The Cleveland Cavaliers stumbled out of the gate, but there’s plenty to be excited about as they sit at a 3-4 record. Donovan Mitchell is tied for the league lead in scoring, while Evan Mobley is tied for fifth in total blocks. The main offseason additions, Max Strus and Georges Niang, are seamless fits. And The Land’s defense has shown signs of being as suffocating as last year despite key guys missing in almost every match.
For now, the Cavs have a defensive rating of 109.9, good enough for the 11th-best defensive rating, while scoring 107. Inside the arc, Cleveland’s defense is superior to all, as other teams log just 48.3 percent of two-point attempts. Given the firepower on offense and another gear left to reach on D, the negative differential will not last.
In Sunday’s win over the Golden State Warriors, the hosts feasted on their rivals’ inability to generate rim pressure and forced 18 possession changes that turned into 11 points off turnovers. The downside is that Cleveland failed to close 17 extra tries that generated as many points.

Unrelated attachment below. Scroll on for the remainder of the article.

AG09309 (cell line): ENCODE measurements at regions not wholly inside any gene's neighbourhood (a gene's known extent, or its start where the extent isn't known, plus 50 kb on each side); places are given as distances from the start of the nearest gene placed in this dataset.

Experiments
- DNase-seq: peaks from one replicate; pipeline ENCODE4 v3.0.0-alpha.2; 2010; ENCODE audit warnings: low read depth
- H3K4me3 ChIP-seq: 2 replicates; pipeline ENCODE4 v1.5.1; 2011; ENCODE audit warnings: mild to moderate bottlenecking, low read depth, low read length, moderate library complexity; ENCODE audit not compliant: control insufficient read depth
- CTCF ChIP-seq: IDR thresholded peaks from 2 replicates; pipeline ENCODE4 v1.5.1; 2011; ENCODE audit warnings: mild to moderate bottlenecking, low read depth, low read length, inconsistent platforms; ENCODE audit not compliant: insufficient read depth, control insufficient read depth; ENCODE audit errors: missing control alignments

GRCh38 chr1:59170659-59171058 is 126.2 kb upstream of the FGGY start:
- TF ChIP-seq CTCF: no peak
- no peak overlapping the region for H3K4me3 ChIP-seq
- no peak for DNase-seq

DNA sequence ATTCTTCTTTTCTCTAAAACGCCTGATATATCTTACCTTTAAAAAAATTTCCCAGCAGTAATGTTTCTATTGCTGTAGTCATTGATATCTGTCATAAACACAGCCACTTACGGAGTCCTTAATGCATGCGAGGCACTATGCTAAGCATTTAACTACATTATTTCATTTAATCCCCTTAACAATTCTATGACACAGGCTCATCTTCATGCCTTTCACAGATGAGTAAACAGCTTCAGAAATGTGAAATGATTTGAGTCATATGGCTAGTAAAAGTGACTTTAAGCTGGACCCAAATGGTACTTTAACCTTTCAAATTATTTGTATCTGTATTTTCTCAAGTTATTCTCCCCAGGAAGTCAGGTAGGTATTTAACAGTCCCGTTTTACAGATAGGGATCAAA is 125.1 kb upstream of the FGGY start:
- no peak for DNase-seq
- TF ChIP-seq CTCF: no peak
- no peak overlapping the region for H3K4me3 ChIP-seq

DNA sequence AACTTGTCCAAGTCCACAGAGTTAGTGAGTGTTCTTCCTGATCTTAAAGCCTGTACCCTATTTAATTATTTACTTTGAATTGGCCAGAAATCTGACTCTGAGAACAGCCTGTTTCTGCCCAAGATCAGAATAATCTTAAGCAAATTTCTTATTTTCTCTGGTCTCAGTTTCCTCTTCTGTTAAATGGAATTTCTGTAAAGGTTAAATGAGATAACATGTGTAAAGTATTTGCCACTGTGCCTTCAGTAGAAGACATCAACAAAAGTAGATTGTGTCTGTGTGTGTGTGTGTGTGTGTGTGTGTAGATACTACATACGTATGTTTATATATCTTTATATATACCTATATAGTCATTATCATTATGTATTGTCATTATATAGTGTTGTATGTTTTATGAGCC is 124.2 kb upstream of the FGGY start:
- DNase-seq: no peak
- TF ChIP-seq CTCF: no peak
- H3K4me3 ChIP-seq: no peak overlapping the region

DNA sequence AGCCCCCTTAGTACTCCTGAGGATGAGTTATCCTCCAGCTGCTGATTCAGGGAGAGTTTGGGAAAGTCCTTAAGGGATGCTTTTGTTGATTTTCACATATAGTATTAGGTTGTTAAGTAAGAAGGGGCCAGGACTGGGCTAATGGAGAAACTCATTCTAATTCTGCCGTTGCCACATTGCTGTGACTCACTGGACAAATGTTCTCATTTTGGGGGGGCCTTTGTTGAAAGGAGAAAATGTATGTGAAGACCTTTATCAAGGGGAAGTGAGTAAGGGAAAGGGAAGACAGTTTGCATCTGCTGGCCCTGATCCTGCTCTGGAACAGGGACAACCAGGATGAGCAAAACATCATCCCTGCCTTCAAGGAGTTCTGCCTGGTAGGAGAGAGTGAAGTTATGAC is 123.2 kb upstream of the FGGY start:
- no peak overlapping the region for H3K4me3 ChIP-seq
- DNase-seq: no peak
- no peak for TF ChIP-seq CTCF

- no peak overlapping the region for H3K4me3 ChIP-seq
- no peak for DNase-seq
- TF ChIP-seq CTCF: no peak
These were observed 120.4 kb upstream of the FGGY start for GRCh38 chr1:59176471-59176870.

We’ll begin in the paint.
With Jarrett Allen missing five games and with some new wing players brought in, Cleveland’s paint protection could have been a lot worse. Instead, Cleveland’s paint marks are sixth-best in the NBA, permitting 44.9 opponent points in the square.
Switching has been sharp mostly, and Caris LeVert’s length on top of the ball is valuable to slow it down. Defending pick-and-roll in drop coverage, blitzing and forcing handlers to the baseline has worked well for the Cavaliers, too.
A night after getting humiliated at home by the New York Knicks on Halloween, the Cavaliers traveled to Gotham City and got the win in a rematch game. In that one, they stifled their abusers to 40 points in the box on 19.3 percentage points below the average efficiency in the restricted area.
In Sunday’s win over the Golden State Warriors, Cleveland’s backline defenders overwhelmed their visitors, giving up just 24 points in the paint on 37.5 percent shooting.
Although, in seven games, Cleveland had three off nights protecting the paint, in the opener, seeing the Brooklyn Nets and both times facing the Indiana Pacers at home on Oct. 28 and away in the In-Season Tournament on Nov. 3. On those nights, point-of-attack defenders couldn’t stay with the ball and rivals got downhill in transition too many times. Friday night was Allen’s first game back, and his timing was a bit off, missing a chance to deflect a pass over the top and getting scored on one-on-one.